Uncertain outlook for the Retail sector
So, it’s official: the Bank of England has raised interest rates to 3%, the biggest single rate rise since 1989, amid reports that the UK faces its longest recession in 100 years. Growth looks set to fall across next year and beyond, as the Bank notes that ‘high energy prices and tighter financial conditions weigh on spending’.
ONS details drop in consumer spending
Recent data on retail spending from the Office for National Statistics (ONS) attests to the effects of the cost of living crisis. In September 2022, sales volumes fell by 1.4%, which is 1.3% below pre-pandemic levels (February 2020). The total retail sales may have been 12% higher in value terms, but 1.3% lower in volumes.
While the bank holiday for the Queen’s state funeral further affected these results due to many retailers closing on that day, there was more potentially worrying reading from the ONS about consumers feeling the pinch: in the three months to September 2022, sales volumes were down by 2% when compared to the previous three months. By contrast, in comparison with the same period one year prior, retail sales dropped by 5.4% in the three months to September 2022 (though sales values rose by 5.5%).
Recapping the year
In January 2022, I made a short video detailing some of the trends we’d noticed in Retail and Consumer Goods ahead of the new year, which were:
Consumers rethought their personal purpose after the pandemic
As a result, they began to change the way they bought, thinking of others ahead of themselves
There was particular growth in the commercial, digital, and customer experience and insights sectors
It would have been difficult to predict the level of tumult we saw this year. From the ongoing war in Ukraine, its effects on existing increases in energy prices and levels of inflation not seen in 40 years – not to mention the panic caused by Liz Truss’s mini-budget – one thing seems clear: the market is tough right now. We’ve noticed that firms are pausing on immediate hires, choosing instead to focus on internal promotions while doing all they can to push organic growth. Naturally, retailers are treating their business with caution at the moment, though there is still activity in certain areas – notably, delivery companies seem to be focusing on improving aspects such as pricing and relationships.
But despite the tricky outlook, it’s not all bad news for candidates
So, is it all doom and gloom for candidates in the Retail sector? Not by a long stretch. While the jobs market may be extra competitive at the moment as we continue to see the effects of the pandemic and the Great Resignation on recruitment, it is worth noting the above-mentioned ONS report’s findings on internet retail patterns: in September 2022, the value of online spending increased as retail sales as a whole fell. Non-store retailing has reported sales volumes that are 18% higher than pre-pandemic levels. But if a career in online retailing isn’t necessarily for you, there are always things you can do to stand out from the crowd – and, at Venari Partners, we’re only too happy to help with that.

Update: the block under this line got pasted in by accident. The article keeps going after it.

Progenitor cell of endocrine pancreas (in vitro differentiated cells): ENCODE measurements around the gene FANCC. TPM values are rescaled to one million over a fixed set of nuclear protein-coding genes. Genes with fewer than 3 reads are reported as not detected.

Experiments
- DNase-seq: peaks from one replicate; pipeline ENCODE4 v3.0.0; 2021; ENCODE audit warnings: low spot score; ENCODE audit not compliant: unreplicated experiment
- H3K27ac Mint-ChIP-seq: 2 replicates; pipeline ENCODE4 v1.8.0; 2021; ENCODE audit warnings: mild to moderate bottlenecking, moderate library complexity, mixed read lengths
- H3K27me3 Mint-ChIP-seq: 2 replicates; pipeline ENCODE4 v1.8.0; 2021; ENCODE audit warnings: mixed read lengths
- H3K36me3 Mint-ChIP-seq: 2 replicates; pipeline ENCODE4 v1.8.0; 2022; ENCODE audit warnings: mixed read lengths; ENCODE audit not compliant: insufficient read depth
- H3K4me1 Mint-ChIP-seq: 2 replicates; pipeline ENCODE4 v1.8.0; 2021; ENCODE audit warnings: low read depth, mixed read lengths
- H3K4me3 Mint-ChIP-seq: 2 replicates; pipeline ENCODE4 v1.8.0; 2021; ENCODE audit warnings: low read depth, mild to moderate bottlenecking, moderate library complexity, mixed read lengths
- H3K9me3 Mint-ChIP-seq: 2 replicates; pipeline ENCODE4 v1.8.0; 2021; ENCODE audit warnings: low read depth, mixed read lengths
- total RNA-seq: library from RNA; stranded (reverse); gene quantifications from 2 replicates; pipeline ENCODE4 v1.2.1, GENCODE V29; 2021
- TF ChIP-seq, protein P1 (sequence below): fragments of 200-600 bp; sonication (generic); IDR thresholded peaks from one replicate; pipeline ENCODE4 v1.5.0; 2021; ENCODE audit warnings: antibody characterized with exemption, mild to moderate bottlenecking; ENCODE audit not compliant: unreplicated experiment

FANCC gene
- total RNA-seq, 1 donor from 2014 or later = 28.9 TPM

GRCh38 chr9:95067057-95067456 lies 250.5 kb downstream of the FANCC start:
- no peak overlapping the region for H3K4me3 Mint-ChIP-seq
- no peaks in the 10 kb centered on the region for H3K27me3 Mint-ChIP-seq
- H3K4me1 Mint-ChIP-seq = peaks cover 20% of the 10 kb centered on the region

I would advise anyone looking for new roles in Retail to be proactive in their approach. Don’t sit around waiting for the perfect job to appear on LinkedIn – use your network as much as you can to put feelers out. This applies to everyone, not just consultants; your contacts can open doors for you that may not be immediately apparent, from the inside tip on an unlisted job to an introduction to an all-important mutual connection. I may be somewhat biased here, but it goes without saying that you shouldn’t be afraid to involve recruiters in your search; see if they can bring the market to you!
Make sure your skills are being utilised, and avail of your company’s opportunities
Saying that, however, there are still things you can do alone to make yourself more competitive. One example is to keep an eye out for announcements on restructuring, alternative jobs, or settlement agreements from companies you follow. Remember that in times like these companies will look to maximise their existing talent; be certain to avail of any opportunities for advancement or extra training that you receive. Above all, make sure your skills are being utilised in your current role while you assess the market, and be prepared to go above and beyond your normal duties. Doing all you can to take on new responsibilities and making yourself indispensable to your present organisation will not only make you a more attractive candidate – if you do end up handing in your notice, you will also be more likely to receive a counteroffer (and have a better bargaining position from which to negotiate – more on that later).